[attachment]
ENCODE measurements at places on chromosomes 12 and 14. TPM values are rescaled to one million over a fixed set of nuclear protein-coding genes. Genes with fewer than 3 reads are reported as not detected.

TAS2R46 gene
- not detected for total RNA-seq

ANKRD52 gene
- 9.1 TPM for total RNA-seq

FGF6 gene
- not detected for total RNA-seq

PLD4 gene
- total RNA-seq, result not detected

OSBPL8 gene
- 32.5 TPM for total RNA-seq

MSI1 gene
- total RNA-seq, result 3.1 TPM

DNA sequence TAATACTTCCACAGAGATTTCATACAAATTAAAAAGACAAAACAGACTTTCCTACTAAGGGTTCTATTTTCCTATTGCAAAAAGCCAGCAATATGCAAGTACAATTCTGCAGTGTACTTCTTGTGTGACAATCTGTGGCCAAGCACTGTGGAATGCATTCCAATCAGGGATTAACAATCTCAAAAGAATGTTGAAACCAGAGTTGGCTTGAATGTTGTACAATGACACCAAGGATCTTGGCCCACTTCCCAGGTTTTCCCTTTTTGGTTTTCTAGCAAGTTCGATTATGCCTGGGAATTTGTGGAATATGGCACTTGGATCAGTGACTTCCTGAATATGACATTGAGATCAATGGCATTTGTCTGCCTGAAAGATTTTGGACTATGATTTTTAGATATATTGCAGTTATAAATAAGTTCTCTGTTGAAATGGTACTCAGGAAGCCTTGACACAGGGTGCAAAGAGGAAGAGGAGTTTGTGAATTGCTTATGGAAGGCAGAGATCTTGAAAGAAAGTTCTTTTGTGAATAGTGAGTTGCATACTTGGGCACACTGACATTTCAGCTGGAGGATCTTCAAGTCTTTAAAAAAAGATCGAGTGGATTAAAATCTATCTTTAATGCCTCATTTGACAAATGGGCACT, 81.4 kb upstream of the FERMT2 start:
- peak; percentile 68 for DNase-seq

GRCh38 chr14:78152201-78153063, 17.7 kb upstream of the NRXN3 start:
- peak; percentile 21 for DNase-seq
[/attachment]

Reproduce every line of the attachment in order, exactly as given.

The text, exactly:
ENCODE measurements at places on chromosomes 12 and 14. TPM values are rescaled to one million over a fixed set of nuclear protein-coding genes. Genes with fewer than 3 reads are reported as not detected.

TAS2R46 gene
- not detected for total RNA-seq

ANKRD52 gene
- 9.1 TPM for total RNA-seq

FGF6 gene
- not detected for total RNA-seq

PLD4 gene
- total RNA-seq, result not detected

OSBPL8 gene
- 32.5 TPM for total RNA-seq

MSI1 gene
- total RNA-seq, result 3.1 TPM

DNA sequence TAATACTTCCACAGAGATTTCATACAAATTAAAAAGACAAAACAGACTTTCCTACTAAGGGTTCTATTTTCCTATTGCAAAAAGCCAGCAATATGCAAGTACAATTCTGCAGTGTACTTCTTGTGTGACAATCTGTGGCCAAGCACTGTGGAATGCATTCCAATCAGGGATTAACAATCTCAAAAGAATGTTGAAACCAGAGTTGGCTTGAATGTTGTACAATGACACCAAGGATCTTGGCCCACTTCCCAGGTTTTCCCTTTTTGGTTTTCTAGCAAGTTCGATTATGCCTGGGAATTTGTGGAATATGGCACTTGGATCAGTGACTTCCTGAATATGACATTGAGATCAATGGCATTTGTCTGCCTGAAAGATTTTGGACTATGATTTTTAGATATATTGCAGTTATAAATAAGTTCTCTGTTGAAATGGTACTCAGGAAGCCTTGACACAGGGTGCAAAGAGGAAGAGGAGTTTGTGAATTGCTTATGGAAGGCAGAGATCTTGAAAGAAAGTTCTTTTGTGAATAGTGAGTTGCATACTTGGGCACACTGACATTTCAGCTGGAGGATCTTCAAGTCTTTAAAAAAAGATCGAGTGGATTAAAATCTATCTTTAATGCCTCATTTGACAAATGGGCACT, 81.4 kb upstream of the FERMT2 start:
- peak; percentile 68 for DNase-seq

GRCh38 chr14:78152201-78153063, 17.7 kb upstream of the NRXN3 start:
- peak; percentile 21 for DNase-seq